Illustrative image. Photo: Pixabay

Smart containers: anti-war, anti-drug, and money-saving?

Image: Pixabay.

Cargo theft from containers has always been a headache for rail professionals. However, logistics security has been improving in the past years mainly due to the deployment of innovative technologies. Smart containers are now the new hit and present various opportunities for anti-war, anti-drug, anti-human trafficking and loss reduction solutions, according to companies like DB Schenker, Traxens and Nexxiot.

The companies shared their views during the event Intermodal Europe 2022. Malena Payeras Pérez, IoT product manager from DB Schenker, said that container trackers can enhance international logistics security and theft in several ways. Besides theft, trackers can contribute to resolving other critical issues like drug smuggling, human trafficking and compliance with sanction rules.

Anti-drug enforcement

Cedric Rosemont, CMO of Traxens, presented the prospects of smart containers being widely used in the future of drug enforcement activities. According to him, at present, there is only a two per cent probability of customs inspection of goods, and drug smugglers can easily carry drugs in containers. However, the benefit of smart containers is that they can monitor the abnormal opening of the door in real time, and the customs can also conduct spot checks in a more targeted manner.

Cedric Rosemont, CMO of Traxens. ©

Human trafficking

Philipp Spoegler, CFO of Nexxiot, explained that in addition to anti-theft and anti-drug properties, smart containers could also help the government effectively combat human trafficking. Human trafficking in containers is no news, but how is it possible to tackle the problem apart from regular container checks?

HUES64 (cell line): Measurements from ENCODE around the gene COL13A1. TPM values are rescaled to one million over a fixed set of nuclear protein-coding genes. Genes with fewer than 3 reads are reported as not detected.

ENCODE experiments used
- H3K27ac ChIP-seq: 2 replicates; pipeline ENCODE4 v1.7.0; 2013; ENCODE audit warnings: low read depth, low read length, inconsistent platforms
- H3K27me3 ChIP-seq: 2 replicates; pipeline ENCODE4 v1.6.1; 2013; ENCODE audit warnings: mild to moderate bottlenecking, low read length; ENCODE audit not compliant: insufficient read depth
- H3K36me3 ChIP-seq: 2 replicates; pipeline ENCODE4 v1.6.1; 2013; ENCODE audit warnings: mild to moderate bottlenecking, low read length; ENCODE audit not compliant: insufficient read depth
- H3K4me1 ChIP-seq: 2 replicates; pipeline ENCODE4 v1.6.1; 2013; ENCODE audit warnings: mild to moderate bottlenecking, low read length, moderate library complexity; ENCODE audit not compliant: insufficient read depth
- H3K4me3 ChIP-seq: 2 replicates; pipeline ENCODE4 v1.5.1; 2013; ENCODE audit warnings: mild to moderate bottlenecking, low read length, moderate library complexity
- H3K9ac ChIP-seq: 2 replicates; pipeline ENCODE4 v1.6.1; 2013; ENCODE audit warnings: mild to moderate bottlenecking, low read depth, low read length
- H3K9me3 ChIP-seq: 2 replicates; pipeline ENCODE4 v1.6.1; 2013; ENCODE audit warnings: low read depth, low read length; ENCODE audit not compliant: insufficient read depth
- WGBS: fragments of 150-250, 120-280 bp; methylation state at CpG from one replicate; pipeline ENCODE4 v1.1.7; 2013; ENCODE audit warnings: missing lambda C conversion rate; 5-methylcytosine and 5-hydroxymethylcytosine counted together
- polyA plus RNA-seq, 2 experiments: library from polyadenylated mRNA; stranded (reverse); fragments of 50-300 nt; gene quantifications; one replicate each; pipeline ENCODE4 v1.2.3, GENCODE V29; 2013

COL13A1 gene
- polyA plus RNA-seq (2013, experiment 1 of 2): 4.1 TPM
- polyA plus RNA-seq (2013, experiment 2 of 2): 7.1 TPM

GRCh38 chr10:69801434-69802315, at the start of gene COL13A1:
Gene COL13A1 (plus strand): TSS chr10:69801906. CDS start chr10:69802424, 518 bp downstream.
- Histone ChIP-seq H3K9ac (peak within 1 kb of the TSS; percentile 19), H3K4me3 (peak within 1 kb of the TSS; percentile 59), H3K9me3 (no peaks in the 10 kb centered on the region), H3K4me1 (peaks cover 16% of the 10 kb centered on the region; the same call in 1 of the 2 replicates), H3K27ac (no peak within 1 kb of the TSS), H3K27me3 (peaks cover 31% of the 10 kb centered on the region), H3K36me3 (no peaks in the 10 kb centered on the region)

Spoegler stressed that in addition to photosensitive probes, state-of-the-art technology can also achieve carbon dioxide detection. By detecting the concentration of carbon dioxide in the container, the tracker can directly alert the logistics operator or customs to check the activity in the container. This could stop containers from departing the station and save human lives.

The Nexxiot team and their smart trackers. ©


Mistakes and accidents during terminal operations or transit frequently result in substantial economic losses for customers. “A Swiss customer of ours loses 20 million euros a year because of damaged cargo in containers,” said Spoegler. Can the application of smart containers reduce these losses? It can “reduce losses by 20-25 per cent,” underlined Spoegler.

He also elaborated on how monitoring abnormal data can reduce the losses of logistics companies. Whenever a container is subjected to abnormal events, such as falling or dumping, the container equipped with the smart tracker can transmit the shock data in real-time. If anomalous data appear regularly, the operator can conduct targeted investigations to identify which depot produces irregular operations, change the operation strategy, and improve the freight process to reduce losses.

A solution for turbulent times?

Spoegler continued explaining how smart containers could even be used in anti-war scenarios. Through real-time detection of containers and big data analysis of shock data, it is possible to effectively infer whether the goods have been processed improperly at a specific station or node. In this way, it’s easier to determine whether sanctioned goods, for instance, have been loaded in the container. Nevertheless, there is still no concrete case proving this idea in practice.

Is the future promising or not?

The use of smart trackers in the Internet of Things seems to be gaining momentum; however, how easy is it to implement such solutions in practice? Malena Payeras Pére from DB Schenker said that one of the most encountered issues at this stage is the limited use of smart trackers in containers, and a significant factor for that is pricing.

Accessing more affordable smart trackers is also a concern for many logistics operators. Without many trackers to build up an extensive Internet of Things, combining big data monitoring and the application scenarios described above would be impossible.

As Spoegler said when referring to anti-war applications, most containers carrying illegal cargo subject to war sanctions are not equipped with smart trackers. As a result, popularising smart trackers, making them more accessible and using them to extend the Internet of Things and its applications will be one of the leading logistics trends in the future.

This article was originally published on our sister publication

Author: Chengfan Zhao

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